Watch as $60 games push the not-free-to-play model
Dead Space 3 is going to see a fair few changes, boasting a faster pace, cover-based shooting, and a weapon crafting system. While I’m not a big fan of some of the alterations, the one thing I did find praiseworthy was that latter element — that is, until Visceral revealed the potential reason why it exists. It’s another way to push freemium elements into a non-free game.
Weapons are put together and enhanced by various scrap materials, which can be found in the game, acquired by Isaac’s scavenger bot or, alternatively, purchased using real money. As you might expect, the cash option allows you to cut out the waiting and start getting decent weapons more swiftly.
Visceral Games justified the microtransactions to Eurogamer, stating you don’t have to spend real money and that you can’t use them to “cheat” your way to powerful end-game weaponry early. Nevertheless, the fact remains that Dead Space 3 is pushing a free-to-play model in a game that costs $60 up-front, a practice we’ve been slowly drifting towards ever since the days of Oblivion Horse Armor. Man, that Horse Armor seems almost charming these days.
While this is not the most obnoxious example of “not-very-freemium,” and by no means the first, it’s a worrying example of where the mainstream game industry is headed.
The free-to-play market was an innovative idea once, a way to get gamers invested in a title and allow them to decide their level of financial investment. Companies like Electronic Arts and Ubisoft saw that and thought, “Why are we letting the customer decide how much they pay when we can just double down on this shit and jam them at both ends?”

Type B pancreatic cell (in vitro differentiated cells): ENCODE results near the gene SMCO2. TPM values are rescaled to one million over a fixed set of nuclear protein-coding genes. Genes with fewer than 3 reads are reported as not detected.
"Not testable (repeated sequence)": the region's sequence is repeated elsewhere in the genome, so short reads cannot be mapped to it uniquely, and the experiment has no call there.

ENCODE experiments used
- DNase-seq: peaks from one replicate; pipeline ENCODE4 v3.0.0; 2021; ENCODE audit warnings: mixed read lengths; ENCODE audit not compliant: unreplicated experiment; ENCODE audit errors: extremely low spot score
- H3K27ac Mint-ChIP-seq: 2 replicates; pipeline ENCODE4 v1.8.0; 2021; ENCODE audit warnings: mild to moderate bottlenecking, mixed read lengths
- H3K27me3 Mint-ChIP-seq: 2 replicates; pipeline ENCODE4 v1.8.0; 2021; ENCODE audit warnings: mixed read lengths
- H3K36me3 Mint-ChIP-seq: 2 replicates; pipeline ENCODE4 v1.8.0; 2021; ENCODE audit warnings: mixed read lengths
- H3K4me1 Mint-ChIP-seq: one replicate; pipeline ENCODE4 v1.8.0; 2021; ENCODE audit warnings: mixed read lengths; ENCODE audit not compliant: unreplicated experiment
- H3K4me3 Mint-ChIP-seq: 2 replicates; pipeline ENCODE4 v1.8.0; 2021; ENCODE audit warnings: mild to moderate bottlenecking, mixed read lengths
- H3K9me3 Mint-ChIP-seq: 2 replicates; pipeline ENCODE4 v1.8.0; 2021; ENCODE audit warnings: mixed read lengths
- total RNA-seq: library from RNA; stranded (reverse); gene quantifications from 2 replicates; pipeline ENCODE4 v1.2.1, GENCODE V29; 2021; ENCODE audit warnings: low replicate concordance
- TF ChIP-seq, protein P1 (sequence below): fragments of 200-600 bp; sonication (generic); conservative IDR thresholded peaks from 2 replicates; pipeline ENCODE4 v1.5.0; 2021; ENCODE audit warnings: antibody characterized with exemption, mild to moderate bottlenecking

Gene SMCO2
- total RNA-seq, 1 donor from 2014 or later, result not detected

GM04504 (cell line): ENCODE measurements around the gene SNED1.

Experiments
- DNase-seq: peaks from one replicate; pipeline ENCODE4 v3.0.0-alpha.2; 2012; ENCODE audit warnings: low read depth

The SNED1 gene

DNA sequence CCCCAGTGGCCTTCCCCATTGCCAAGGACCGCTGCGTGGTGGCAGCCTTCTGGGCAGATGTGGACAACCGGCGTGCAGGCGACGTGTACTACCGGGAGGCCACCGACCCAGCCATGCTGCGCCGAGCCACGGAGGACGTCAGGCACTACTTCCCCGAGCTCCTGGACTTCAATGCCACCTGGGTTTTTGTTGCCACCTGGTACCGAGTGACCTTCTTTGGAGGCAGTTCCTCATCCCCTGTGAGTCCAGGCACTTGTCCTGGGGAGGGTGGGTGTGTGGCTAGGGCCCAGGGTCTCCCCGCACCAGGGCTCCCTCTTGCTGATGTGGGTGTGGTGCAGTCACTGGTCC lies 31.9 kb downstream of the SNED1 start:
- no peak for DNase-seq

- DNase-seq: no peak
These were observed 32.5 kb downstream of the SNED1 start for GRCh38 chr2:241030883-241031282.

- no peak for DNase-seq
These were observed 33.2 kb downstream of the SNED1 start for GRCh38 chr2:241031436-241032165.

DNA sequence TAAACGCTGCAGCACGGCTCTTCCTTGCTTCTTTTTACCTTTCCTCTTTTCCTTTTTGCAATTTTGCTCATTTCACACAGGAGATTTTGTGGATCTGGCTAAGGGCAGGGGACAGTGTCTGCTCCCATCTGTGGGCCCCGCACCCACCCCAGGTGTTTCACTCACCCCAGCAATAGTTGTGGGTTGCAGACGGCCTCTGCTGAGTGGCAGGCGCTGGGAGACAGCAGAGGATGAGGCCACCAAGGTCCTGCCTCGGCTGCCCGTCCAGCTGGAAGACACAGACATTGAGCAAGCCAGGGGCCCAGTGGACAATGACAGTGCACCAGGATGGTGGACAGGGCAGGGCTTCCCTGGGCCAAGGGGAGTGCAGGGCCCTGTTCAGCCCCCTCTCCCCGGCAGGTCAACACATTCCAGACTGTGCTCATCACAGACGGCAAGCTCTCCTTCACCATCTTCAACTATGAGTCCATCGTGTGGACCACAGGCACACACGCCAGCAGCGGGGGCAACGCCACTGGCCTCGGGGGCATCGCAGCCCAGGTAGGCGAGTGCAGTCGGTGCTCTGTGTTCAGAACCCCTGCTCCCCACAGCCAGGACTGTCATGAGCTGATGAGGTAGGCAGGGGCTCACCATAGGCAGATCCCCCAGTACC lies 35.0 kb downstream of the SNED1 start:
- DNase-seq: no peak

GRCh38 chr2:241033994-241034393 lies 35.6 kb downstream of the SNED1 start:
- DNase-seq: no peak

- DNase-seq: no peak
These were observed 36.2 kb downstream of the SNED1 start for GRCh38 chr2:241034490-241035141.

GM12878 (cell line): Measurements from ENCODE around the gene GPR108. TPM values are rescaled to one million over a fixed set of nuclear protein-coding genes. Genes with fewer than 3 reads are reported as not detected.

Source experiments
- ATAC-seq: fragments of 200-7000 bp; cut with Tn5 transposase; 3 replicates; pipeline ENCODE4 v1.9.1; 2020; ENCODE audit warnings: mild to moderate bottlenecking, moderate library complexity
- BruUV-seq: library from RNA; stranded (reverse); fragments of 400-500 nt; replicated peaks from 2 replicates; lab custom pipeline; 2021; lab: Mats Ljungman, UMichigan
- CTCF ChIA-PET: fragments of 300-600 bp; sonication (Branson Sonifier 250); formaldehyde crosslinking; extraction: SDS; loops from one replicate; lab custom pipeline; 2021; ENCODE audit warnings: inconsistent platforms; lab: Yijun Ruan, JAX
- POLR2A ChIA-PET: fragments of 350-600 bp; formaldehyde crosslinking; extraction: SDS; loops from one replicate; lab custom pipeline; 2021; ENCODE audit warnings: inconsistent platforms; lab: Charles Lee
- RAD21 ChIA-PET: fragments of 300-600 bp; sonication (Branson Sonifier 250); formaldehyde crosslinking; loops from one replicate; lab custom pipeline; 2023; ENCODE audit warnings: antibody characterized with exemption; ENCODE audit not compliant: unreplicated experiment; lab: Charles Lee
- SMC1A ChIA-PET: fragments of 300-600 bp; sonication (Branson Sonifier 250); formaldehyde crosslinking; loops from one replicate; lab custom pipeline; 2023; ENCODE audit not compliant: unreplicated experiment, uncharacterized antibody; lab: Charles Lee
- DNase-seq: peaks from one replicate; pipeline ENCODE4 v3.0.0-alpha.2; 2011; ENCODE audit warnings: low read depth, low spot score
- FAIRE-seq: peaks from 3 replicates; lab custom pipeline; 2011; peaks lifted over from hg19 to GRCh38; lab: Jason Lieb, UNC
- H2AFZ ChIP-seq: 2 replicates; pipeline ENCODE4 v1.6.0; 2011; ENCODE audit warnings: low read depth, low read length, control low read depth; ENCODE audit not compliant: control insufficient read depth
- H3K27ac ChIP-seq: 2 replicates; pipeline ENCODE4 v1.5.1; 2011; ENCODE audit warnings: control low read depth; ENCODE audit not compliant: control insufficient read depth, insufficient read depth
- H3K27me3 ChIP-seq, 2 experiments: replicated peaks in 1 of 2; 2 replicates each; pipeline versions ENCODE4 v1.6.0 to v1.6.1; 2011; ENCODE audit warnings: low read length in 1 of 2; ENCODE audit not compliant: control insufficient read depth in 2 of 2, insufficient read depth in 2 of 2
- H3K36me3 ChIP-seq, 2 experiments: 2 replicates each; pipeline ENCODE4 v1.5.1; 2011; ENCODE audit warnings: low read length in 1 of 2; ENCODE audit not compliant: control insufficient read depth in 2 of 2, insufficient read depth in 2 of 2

As someone who was big on F2P games for a while, it’s upsetting to see that, like with mobile gaming, a platform I saw a lot of potential in has been perverted by the elder statesmen moving in and twisting the medium to suit their long-established business practices.
It seems that whenever a new way to deliver gaming appears, Electronic Arts and its ilk will descend on it like a pack of locusts, ready to twist and break it until it resembles the old way. Because that’s how these companies do business. They don’t change themselves to adapt to an evolving market — they rip the market from other people and brutally snap it until it’s adapted to them.
As for Dead Space 3? The series has been home to skeezy DLC practices since the first game, with EA always ready to offer up new suits and content on launch day, for ridiculous prices. At the very least, we can say the idea isn’t entirely new to the series. That doesn’t make this okay, though, and it certainly doesn’t mean I don’t want to vomit all over the idea of microtransactions in full-priced retail games. It’s gross, no matter how many times it’s done.
I still don’t want to hate Dead Space 3, I still love Visceral’s work, and I still think that, through all the bullshit, it’ll still be a good game. EA is really seeing how far it can fucking push a thing until it breaks, though.